Development of new cancer therapeutics currently requires a long and protracted process of experimentation and testing. Human cancer cell lines represent a good model to help identify associations between molecular subtypes, pathways, and drug response. In recent years there have been several efforts to generate genomic profiles of collections of cell lines and to determine their response to panels of candidate therapeutic compounds. These data provide the basis for the development of in silico models of sensitivity based either on the unperturbed genetic potential of a cancer cell, or by using perturbation data to incorporate knowledge of actual cell response. Making predictions from either of these data profiles will be beneficial in identifying single and combinatorial chemotherapeutic response in patients. To that end, the present challenge seeks computational methods, derived from the molecular profiling of cell lines both in a static state and in response to perturbation of a specific drug, that predict the sensitivity of the same or similar compounds in different cell lines. Methodology invoked in this challenge will be useful not only in therapeutic decision-making but also understanding the basic mechanisms of drug mode of action and drug-drug interaction.

Experimental system

Cancers can have many subtypes and a patient’s response to a therapeutic agent depends heavily on the underlying genetic makeup of the cancer being treated. The experimental approach to study drug sensitivity focuses on characterizing the effects of a panel of anticancer drugs on molecular subtypes of a cancer. A few recent landmark studies have been published using this experimental design (Garnett et al. 2012, Barretina et al. 2012, Heiser et al. 2012).

The 2 sub-challenges presented here are based on new datasets that follow an experimental design similar to those reported in the three papers referenced above. For the first sub-challenge, a total of 53 cell lines (48 breast cancer cell lines and 5 non-malignant breast cell lines) were exposed to 31 therapeutic compounds at a concentration needed to inhibit proliferation by 50% after 72 hours (GI50). The drugs include conventional cytotoxic agents (e.g. taxanes, platinum compounds, antrhacylines) and targeted reagents (e.g. hormonal and kinase inhibitors). For each of the 53 cell lines, multiple types of genome scale data were generated before exposure of the cells to the agents (details of these data are described in the “Data” section). The challenge in this case is to link the drug effects to the underlying genetics of the 53 cell lines. The second sub-challenge will be based on experiments that probed molecular information and sensitivity of a Diffuse Large B-cell Lymphoma (DLBCL) cell line (LY3) after the application of 14 therapeutic agents. This sub-challenge consists of predicting the effects of all pair-wise combinations of 14 agents on the LY3 cells.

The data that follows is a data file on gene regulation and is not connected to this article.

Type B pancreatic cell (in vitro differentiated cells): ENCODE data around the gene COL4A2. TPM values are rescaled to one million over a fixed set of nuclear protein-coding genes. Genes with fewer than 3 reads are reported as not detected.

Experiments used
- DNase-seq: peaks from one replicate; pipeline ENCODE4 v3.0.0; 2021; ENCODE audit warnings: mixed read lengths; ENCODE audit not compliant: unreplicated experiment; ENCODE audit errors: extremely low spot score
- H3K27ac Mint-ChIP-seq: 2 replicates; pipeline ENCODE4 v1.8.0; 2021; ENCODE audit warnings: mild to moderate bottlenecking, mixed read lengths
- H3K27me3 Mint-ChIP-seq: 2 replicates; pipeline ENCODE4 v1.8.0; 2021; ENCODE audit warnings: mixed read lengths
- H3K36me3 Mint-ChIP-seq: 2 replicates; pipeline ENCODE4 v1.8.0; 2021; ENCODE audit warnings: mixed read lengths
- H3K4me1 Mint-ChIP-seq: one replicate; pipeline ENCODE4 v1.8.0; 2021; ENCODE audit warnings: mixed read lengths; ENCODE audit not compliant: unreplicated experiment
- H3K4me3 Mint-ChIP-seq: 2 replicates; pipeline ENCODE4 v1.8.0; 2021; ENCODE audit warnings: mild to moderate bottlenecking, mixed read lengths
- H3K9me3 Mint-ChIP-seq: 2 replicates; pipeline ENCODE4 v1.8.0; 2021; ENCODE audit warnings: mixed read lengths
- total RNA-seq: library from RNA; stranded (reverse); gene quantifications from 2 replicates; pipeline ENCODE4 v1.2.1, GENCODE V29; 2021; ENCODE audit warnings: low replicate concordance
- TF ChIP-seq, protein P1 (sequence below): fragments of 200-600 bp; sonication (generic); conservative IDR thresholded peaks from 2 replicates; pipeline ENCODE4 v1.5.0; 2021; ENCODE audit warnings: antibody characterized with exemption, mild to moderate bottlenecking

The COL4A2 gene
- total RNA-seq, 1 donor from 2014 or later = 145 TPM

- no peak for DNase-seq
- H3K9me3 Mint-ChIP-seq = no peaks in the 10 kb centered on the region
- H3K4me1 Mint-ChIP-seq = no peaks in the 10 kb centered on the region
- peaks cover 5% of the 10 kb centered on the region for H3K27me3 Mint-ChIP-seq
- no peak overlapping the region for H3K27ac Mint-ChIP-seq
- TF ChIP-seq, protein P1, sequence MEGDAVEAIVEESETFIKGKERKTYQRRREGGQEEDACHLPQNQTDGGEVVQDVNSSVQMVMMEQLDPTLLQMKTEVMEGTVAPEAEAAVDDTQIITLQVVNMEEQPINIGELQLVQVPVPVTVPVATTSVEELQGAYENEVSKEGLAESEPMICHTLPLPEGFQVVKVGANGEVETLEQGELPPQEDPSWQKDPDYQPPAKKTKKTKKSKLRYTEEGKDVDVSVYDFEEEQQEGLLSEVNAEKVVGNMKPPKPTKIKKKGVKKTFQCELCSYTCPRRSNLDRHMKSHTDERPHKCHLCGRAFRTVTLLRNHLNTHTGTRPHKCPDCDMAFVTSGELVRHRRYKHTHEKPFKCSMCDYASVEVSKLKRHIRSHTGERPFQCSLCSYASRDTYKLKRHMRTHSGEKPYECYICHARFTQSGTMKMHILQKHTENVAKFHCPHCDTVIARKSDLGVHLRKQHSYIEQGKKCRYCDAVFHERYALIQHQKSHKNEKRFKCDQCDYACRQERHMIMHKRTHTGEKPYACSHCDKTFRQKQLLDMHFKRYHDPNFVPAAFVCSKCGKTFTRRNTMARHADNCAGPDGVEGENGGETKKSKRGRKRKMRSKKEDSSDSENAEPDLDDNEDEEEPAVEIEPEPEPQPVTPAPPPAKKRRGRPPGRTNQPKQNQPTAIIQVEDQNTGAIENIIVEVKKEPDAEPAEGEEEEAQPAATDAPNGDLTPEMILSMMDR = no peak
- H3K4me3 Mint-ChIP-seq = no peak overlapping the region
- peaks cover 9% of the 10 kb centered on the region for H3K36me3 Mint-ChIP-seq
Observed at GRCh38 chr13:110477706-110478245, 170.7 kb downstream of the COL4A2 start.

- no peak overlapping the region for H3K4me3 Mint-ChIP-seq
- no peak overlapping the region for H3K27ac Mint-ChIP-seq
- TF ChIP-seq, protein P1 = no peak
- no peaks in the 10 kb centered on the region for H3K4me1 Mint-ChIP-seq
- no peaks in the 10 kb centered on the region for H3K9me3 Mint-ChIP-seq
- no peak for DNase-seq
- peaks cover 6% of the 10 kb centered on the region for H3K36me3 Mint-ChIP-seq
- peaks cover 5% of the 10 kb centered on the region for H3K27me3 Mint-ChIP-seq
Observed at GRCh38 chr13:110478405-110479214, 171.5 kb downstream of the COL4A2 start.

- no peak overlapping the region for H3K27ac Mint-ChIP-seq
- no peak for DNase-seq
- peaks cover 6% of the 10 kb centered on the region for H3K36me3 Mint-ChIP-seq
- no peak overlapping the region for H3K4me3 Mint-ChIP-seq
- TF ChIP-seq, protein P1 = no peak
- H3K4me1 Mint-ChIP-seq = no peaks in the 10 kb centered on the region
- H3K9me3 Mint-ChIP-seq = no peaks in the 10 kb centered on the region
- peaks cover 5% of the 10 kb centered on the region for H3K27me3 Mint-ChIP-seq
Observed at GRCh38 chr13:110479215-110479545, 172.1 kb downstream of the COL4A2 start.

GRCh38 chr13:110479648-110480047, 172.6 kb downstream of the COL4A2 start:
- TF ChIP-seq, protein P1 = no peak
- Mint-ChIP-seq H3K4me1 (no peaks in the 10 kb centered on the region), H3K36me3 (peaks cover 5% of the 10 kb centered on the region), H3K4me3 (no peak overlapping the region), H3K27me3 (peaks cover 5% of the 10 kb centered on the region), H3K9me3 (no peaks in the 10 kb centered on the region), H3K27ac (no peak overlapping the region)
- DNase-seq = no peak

The Challenge

Sub-challenge 1: Predict the sensitivity of breast cancer cell lines to previously untested compounds